1. This revision petition by a plaintiff arises out of an interlocutory order passed in a suit for the recovery of Rs. 492/-, representing the price of eight trees, alleged to have been sold by the defendants. Proviso (ii) to para. 35, Himachal Pradesh (Courts) Order, expressly debars a revision application in such a suit. In an extreme case, this Court could interfere under para. 35(1)(a), provided it appears that the Court below acted in the exercise of its jurisdiction with material irregularity, in passing the order sought to be revised. As I shall show presently, such is not the case here.
2. The order, in question, was one refusing to stay the proceedings in the suit pending the disposal of a revision petition in this Court. In declining to stay proceedings, the trial Court remarked that the revision petition, then pending in this Court, did not relate to the five trees in question. The revision petition, in question, arose out of a declaratory suit respecting Khatas 345/55 and 56, situate in village Malath, pargana Ubadesh, Kumarsain.
That suit was dismissed by the Subordinate Judge of Theog and his decision was upheld, in appeal, by the learned District Judge of Mahasu. The revision petition, arising out of that suit, was also rejected by this Court on 2-12-1953. It does not appear further that during the pendency of this revision petition, this Court was requested to stay the proceedings in the other case.
It may not be out of place to point out that in the last mentioned case, i.e., the suit for the recovery of Rs. 492/-, parties agreed to refer the matter to arbitration. The finding of the arbitrator was that the trees, in question, were not situated in the lands, which formed the subject-matter of the declaratory suit. Consequently, the suit for the recovery of Rs. 492/- was dismissed, in accordancewith the award.
Under these circumstances, I am unable to hold that the Subordinate Judge's order dated 24-6-1953, refusing to stay the proceedings wasvitiated by any material irregularity.
3. Learned counsel for the respondents further pointed out that the relief claimed in this revision petition is not only that the order dated 24-6-1953 be set aside but also that the decree passed by the Subordinate Judge, in accordance with the award, be also set aside. In this connection, he lightly pointed out that the plaintiff had filed objections to the award and requested the trial Court to set it aside.
That prayer was refused by the Subordinate Judge. Accordingly under Section 39(1)(vi) of the Arbitration Act, it was open to the petitioner to go up in appeal against the order refusing to set aside the award. Mr. Puri for the petitioner contendedthat by means of one and the same order, the Subordinate Judge not only declined to set aside the award, but also passed a decree in accordance with it. Consequently, he argued that he, was debarred from filing ah appeal, in view of the provisions of Section 17 of the Arbitration Act.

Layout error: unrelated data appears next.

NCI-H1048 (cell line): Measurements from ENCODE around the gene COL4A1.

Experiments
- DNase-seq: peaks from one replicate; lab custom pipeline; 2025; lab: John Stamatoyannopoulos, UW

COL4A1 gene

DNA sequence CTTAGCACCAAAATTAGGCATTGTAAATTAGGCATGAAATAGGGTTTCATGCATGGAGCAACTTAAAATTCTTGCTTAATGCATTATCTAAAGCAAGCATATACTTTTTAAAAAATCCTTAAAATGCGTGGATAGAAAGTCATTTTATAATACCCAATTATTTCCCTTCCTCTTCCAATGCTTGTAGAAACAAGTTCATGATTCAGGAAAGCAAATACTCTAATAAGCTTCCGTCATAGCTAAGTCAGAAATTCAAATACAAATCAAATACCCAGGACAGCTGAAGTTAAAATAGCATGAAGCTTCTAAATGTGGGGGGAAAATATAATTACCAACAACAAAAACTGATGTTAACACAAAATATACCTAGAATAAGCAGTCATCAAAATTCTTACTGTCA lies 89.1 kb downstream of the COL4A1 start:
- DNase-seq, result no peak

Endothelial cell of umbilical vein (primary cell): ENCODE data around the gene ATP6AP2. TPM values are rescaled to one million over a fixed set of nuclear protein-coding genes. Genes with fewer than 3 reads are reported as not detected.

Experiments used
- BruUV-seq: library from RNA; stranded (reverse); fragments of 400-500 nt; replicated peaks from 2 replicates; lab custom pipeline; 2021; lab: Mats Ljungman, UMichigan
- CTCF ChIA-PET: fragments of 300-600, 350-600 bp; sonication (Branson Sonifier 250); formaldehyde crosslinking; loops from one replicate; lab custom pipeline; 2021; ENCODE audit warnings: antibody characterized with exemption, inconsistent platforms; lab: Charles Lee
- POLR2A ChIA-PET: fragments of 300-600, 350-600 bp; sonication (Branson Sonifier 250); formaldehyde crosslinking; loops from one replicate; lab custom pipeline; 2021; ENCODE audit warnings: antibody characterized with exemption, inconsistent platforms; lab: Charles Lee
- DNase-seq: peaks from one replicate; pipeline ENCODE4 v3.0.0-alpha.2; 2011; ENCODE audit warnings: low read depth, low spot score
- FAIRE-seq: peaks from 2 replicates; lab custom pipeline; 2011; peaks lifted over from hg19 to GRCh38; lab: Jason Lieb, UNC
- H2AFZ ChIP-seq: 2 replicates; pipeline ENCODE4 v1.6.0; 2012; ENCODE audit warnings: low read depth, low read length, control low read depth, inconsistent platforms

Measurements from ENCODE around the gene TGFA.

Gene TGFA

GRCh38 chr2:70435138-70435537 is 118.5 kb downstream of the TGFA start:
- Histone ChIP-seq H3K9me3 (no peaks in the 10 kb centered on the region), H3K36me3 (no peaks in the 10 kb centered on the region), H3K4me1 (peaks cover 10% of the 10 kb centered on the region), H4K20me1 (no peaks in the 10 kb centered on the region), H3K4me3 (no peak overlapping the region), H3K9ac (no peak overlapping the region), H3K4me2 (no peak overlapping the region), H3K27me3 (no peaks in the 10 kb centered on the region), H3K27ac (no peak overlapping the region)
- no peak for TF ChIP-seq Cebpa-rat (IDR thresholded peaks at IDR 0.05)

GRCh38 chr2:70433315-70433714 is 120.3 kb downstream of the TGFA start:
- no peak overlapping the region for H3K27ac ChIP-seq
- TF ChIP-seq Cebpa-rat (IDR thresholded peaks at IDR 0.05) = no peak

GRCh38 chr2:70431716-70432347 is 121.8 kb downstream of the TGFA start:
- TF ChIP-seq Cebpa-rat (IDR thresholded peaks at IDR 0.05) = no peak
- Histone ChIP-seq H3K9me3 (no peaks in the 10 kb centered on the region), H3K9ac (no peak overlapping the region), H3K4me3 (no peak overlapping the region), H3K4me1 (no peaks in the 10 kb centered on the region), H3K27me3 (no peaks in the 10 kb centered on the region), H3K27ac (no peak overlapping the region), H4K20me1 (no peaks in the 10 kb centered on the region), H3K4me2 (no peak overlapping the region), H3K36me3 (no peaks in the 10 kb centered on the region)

The order passed by the Subordinate Judge was a composite one and the petitioner--in my opinion--was not debarred from filing an appeal against so much of the order as purported to refuse to set aside the award. I am supported in my view by the following rulings: (a)--'Bholanath Chatterjee v. Chandra Shekhar', AIR 1950 Cal 53 (A), where G. N. Das, J., observed as follows:
'An appeal lies against decision overruling objections to the filing of an award under Section 39(1)(vi).The fact that by the same order the Court also directed a decree to be passed in terms of the, award does not take away the right of the aggrieved party to file an appeal in accordance with the provisions of Section 39.'
(b)--'Mt. Ishwar Dei v. Chhedu', AIR 1952 All 802 (B), where the decision was:
'Where, order of the Court is a composite order, which, on the one hand, dismisses the objections of the defendant to the award and, on the other hand, adopts the award and directs that a decree should be framed in terms of the judgment passed by it, the order is to be treated to be an order refusing to set aside an award and appeal is maintainable against the order under Section 39(vi).'
Therefore, in my opinion, it was open to the petitioner to go up in appeal against the order refusing to set aside the award. If the petitioner has not cared to avail himself of that right, he has to thank himself. Having omitted to avail himself of the remedy, conferred by law, it is not open to the petitioner to attempt to get behind the decree in the guise of a revision petition against an order refusing to stay the proceedings.
4. Thus, in whatever way the matter is lookedat, the petition must fail. It is, accordingly, rejected with costs assessed at Rs. 30/-.